Advocates Archive - G
[please choose the first initial of the Advocate's last name]
Luis Fernando Galarza
"We need more choices to fight against HIV."
Luis works with Fundación Ecuatoriana Equidad, a non-governmental organization in Ecuador that works for human rights, and the health and social welfare of the GLBTI Community. Equidad is collaborating on the new iPrEx OLE trial (the open-label extension of the original iPrx study), and Luis is the site study coordinator for Guayaquil.
He said of the project: "This trial and the great staff behind it has been for me the best opportunity I had to learn all I know so far about the serious and important clinical research world." He also offers counseling services related to HIV testing and risk reduction.
Luis was introduced to IRMA by a colleague in Lima, Peru - Steve Miralles of IRMA-ALC, IRMA's South American sister which is working to expand rectal microbicide and PrEP advocacy in the region. He is collaborating with IRMA-ALC, and is very excited about the possibilities in rectal microbicides, because "the alarming numbers of new HIV Infections around the world are telling us that new prevention strategies and technologies are extremely necessary, and rectal microbicides could be an excellent option."
In his free time, Luis enjoys being with his friends, family and partner. When alone he loves to garden, with his flowers and his two dogs to keep him company.
[Posted August 2011]
IRMA Steering Committee Member
"My involvement in IRMA and rectal microbicides was somewhat accidental. Though I started working in HIV prevention it 1992, it was a new position in 2003 where I had the opportunity to work on a rectal health and behaviors study. I had heard of microbicides before that, in the 1990’s, but they were always talked about in strictly “vaginal” terms; I had not thought about rectal microbicides. The idea of having another HIV prevention tool for all people who have anal sex just makes sense."
Jerry believes that people will use different HIV prevention methods at different times and in different combinations. In terms of HIV, the more options available for prevention, the better.One of his frustrations with HIV prevention research is that anything “anal” or “rectal” is still taboo. It is clear that the realm of microbicide research is no exception by the way organizations fail to include rectal microbicides on their research agenda. Jerome’s commitment rests on his belief that advocacy is one of the most essential components to the success of rectal microbicides. Developing a rectal microbicide and making it available to people everywhere is necessary to have a serious impact on preventing new HIV infections.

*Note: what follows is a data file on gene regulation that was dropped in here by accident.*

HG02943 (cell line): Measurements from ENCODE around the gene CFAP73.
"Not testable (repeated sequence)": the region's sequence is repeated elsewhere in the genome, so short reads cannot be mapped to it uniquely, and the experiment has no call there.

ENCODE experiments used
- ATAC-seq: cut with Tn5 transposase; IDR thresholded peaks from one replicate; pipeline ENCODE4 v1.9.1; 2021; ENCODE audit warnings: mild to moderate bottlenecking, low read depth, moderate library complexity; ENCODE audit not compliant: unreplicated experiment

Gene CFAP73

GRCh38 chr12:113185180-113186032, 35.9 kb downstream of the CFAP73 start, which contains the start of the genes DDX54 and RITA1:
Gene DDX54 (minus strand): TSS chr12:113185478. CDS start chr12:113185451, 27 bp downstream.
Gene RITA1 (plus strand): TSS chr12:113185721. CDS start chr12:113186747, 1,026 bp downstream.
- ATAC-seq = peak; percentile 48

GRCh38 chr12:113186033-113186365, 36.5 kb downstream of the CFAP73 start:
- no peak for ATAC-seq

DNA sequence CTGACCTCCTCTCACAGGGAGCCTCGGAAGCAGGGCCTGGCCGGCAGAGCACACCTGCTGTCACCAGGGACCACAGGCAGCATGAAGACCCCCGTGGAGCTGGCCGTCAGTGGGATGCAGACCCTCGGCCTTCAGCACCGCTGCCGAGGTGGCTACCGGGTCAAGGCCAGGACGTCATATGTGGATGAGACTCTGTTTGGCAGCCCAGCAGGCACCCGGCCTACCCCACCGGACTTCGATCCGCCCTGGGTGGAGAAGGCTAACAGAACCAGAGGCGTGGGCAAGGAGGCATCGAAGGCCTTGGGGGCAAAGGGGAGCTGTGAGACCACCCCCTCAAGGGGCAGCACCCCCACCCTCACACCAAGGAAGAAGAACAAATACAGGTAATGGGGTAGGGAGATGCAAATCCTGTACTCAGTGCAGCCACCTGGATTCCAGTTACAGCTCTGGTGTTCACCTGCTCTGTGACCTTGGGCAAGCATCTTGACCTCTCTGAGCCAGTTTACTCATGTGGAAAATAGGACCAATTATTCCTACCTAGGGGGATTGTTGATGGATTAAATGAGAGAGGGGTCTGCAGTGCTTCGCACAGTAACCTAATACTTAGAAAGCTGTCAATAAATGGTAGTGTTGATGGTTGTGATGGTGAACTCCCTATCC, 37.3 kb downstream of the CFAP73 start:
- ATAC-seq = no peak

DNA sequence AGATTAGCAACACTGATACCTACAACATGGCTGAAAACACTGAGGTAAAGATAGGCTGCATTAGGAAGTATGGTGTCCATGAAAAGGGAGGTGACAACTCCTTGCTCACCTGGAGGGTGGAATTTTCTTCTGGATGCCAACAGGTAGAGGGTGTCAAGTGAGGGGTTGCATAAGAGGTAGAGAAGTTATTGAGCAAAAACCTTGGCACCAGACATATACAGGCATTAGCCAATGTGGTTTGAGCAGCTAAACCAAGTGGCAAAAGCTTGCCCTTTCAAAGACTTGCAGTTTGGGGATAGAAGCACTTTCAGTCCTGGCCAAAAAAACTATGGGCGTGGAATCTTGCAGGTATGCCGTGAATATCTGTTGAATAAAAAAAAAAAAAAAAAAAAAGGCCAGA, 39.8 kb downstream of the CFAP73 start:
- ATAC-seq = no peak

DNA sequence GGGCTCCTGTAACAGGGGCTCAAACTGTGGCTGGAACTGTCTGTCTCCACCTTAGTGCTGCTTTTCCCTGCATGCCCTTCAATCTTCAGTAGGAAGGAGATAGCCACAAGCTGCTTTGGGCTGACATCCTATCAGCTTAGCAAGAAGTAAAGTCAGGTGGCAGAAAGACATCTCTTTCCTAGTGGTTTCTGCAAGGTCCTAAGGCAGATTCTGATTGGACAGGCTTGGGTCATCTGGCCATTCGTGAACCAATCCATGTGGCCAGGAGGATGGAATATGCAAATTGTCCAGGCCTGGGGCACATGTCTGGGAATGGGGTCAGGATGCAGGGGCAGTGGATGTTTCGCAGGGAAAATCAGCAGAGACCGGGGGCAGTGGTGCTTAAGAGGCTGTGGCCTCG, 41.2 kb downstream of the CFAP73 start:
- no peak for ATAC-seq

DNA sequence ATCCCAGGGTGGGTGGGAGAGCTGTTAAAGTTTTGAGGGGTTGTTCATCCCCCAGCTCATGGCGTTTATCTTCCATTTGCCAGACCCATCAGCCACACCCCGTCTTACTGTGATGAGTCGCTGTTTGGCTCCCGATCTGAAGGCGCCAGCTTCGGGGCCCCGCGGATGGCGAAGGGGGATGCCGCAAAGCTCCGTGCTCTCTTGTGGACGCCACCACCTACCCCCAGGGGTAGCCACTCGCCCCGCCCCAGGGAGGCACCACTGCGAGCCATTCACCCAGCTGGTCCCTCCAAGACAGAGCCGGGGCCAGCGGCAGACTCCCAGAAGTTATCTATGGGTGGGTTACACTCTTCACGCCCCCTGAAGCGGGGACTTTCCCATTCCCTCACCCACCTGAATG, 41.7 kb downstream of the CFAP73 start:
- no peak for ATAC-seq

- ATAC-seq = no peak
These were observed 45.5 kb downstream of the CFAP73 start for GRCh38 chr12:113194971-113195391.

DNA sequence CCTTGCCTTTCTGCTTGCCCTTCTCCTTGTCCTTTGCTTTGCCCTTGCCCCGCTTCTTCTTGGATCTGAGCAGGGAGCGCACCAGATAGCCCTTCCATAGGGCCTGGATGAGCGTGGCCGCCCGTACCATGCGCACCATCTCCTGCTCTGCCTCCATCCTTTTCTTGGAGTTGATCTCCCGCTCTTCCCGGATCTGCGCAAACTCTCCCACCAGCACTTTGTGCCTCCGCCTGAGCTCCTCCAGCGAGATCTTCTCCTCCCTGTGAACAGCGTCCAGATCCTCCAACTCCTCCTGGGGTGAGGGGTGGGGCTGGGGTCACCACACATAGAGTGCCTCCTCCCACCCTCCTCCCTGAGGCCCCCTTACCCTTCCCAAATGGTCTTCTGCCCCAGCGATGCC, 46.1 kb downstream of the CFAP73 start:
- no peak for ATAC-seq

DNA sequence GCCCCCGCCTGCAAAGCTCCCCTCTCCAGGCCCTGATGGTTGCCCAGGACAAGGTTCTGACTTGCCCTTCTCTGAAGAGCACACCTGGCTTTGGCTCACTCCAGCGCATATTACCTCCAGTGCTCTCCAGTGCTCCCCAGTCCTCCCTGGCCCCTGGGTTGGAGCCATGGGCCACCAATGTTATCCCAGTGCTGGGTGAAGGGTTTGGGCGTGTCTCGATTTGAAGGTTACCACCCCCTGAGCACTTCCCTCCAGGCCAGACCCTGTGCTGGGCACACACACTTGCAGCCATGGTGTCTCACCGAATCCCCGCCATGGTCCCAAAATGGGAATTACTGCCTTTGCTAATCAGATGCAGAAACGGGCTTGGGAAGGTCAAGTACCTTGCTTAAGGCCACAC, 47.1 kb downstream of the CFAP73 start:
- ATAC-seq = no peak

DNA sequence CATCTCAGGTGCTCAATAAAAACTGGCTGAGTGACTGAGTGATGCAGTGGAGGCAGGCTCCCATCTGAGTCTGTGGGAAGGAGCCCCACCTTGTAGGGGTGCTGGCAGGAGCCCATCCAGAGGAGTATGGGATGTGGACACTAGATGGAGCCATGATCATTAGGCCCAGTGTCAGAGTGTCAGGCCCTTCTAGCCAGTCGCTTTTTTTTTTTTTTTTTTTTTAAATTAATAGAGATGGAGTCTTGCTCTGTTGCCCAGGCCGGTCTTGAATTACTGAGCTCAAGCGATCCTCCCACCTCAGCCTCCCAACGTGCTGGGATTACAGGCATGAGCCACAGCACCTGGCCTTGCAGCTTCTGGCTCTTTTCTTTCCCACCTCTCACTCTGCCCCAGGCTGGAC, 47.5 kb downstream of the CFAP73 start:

Aside from a rectal microbicide advocate, Jerry is also interested in gay men’s health from a cultural and empowerment approach, especially in Latin America where he is working to open Peru’s first gay men’s center. When he finds the time, he likes to travel, drink good coffee, and spend time with his partner and their two “kids” – a weiner dog and a cat.
[posted March 2008 - UPDATE: read Jerry's blog post from November 4, 2009 - Finding the IRMA Advocate Within]
San Francisco, California
"It took us more than 30 years to realize that there is not one unique strategy to prevent HIV acquisition, and that combination prevention is key, and rectal microbicides must be part of the prevention toolbox."
Originally from Lima, Peru, Pedro is in charge of communications and community relations for the iPrEx OLE study, the open-label continuation of the iPrEx trial. iPrEx is the study that showed daily oral use of the ARV drug Truvada among gay men, other men who have sex with men (MSM), and transgender women worked to prevent HIV.